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Phil Round Comments on the Doi Ang Khang Tragedy
6 February 2000
I do not know the precise details of the recent attack and murder on Doi Ang Khang so my comments might be somewhat off the mark. But as far as I can gather, the two unfortunate folks attacked were camped rather close to the porous Thai-Burma border on Doi Ang Khang. I and other birders all have our tales of having warning shots fired above our heads while walking through opium fields on the border ridge of this mountain in the past.
In spite of the fact that Doi Ang Khang and other mountains opposite the Shan States of Burma are now rather developed, they can still be a little hazardous. You don't have to be near the border to encounter trouble: a few years ago two tourists were robbed at knifepoint at a popular resort waterfall less than 20 km from Chiang Mai city, which I had suggested they might like to visit. But thankfully these incidents are very rare, and, ever mindful of Thailand's image, the authorities are usually swift to find and arrest the culprits.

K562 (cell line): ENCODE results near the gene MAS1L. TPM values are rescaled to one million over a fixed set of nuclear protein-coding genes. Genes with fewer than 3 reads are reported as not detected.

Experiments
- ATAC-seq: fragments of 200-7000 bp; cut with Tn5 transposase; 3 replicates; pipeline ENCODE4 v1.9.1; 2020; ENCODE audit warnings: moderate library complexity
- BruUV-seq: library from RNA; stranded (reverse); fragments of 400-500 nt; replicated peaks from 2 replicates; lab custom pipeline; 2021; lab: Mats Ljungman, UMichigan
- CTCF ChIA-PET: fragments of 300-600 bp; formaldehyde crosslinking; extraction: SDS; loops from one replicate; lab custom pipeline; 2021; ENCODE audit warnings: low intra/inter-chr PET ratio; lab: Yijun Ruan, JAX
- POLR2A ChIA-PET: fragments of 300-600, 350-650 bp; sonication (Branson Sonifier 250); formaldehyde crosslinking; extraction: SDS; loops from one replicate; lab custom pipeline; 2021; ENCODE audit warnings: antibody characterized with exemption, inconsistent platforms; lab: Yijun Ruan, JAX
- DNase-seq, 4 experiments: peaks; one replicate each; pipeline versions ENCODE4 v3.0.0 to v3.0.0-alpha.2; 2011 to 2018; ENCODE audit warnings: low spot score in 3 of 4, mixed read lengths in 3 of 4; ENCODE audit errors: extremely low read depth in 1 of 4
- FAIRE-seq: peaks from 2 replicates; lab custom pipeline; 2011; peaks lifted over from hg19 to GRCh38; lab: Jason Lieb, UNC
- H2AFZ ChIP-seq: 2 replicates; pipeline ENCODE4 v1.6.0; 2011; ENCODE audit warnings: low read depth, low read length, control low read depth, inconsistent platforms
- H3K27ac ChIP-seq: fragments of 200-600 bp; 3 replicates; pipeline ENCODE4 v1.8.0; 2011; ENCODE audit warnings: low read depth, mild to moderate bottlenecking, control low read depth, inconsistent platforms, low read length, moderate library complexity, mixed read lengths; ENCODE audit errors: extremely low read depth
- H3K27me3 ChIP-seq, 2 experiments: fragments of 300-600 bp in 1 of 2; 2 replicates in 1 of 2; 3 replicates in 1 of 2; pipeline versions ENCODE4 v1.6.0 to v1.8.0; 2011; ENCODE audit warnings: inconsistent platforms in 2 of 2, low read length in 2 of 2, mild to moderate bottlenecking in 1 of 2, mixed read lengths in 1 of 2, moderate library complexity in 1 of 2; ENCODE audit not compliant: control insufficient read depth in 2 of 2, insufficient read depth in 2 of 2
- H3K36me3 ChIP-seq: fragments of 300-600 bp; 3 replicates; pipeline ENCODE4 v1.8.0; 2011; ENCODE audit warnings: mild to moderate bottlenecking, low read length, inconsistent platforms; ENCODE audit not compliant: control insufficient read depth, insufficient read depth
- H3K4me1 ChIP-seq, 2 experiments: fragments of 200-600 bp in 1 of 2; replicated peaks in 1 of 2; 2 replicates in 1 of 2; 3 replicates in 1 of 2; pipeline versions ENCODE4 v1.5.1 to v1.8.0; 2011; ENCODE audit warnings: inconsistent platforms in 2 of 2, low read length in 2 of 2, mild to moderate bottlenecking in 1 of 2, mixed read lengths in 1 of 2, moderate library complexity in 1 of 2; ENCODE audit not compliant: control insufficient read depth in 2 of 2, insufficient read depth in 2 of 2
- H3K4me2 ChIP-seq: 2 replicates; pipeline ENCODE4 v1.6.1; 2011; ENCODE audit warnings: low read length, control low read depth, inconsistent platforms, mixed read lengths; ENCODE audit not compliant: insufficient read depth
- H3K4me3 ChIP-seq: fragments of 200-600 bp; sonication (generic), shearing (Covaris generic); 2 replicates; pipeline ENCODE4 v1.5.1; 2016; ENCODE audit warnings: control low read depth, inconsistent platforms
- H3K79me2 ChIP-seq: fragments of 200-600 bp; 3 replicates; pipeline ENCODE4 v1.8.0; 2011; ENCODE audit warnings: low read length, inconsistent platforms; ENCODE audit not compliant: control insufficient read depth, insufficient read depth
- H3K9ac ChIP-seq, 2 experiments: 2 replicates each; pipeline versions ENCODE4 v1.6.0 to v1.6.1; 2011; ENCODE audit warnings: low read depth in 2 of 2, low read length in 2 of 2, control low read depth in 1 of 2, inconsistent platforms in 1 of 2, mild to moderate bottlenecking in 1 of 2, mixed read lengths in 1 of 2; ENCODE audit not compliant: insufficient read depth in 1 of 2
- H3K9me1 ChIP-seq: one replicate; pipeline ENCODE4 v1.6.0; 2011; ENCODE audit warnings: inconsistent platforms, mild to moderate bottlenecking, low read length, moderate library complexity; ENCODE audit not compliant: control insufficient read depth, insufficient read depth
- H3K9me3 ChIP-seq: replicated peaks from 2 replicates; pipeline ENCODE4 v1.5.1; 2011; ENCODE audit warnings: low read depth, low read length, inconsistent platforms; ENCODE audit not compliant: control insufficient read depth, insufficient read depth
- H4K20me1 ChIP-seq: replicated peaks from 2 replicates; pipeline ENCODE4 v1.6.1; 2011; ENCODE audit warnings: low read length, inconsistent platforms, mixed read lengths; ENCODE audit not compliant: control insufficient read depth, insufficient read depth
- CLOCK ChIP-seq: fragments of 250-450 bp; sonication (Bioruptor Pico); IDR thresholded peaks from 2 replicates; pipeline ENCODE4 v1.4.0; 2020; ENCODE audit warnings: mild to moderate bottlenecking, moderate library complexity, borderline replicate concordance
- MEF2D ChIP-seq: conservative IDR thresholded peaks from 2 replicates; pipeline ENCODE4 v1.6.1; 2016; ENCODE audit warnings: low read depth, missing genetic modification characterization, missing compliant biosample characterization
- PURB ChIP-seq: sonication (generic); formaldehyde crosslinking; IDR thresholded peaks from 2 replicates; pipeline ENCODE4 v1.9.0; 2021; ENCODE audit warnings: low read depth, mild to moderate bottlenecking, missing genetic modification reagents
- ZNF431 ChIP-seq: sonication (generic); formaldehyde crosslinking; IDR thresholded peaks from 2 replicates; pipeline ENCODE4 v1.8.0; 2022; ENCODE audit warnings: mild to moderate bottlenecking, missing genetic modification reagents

At the risk of sounding trite, there are some lessons to be drawn from this:
1. If you are going anywhere in rural areas where there are other people living, farming, hunting or collecting forest products, and especially if you are camping alone, it is a good idea investing some time to make yourself known to them. Introduce yourself; talk to village-heads and tell them what you are doing so as to inveigle them in to accepting some measure of responsibility for your presence. If you must sleep out, ask to sleep in, or close to, their houses.
2. If there are government agricultural stations, Border Patrol Police Posts or other premises on the mountain (as there are on Doi Ang Khang) ask to pitch your tent in their grounds. Ask where is safe and where not safe.
3. If you are about to be robbed, under no circumstances should you resist.
It's better to lose your bins than your life.